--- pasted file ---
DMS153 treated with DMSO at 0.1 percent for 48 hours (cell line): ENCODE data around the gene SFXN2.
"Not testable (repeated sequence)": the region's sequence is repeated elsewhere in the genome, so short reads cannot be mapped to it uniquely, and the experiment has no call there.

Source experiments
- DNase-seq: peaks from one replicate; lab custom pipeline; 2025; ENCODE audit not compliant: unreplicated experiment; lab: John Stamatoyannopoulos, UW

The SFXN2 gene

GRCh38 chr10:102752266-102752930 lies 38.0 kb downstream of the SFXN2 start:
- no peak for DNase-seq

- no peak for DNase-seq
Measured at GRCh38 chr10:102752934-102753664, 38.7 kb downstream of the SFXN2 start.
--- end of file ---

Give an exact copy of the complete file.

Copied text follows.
DMS153 treated with DMSO at 0.1 percent for 48 hours (cell line): ENCODE data around the gene SFXN2.
"Not testable (repeated sequence)": the region's sequence is repeated elsewhere in the genome, so short reads cannot be mapped to it uniquely, and the experiment has no call there.

Source experiments
- DNase-seq: peaks from one replicate; lab custom pipeline; 2025; ENCODE audit not compliant: unreplicated experiment; lab: John Stamatoyannopoulos, UW

The SFXN2 gene

GRCh38 chr10:102752266-102752930 lies 38.0 kb downstream of the SFXN2 start:
- no peak for DNase-seq

- no peak for DNase-seq
Measured at GRCh38 chr10:102752934-102753664, 38.7 kb downstream of the SFXN2 start.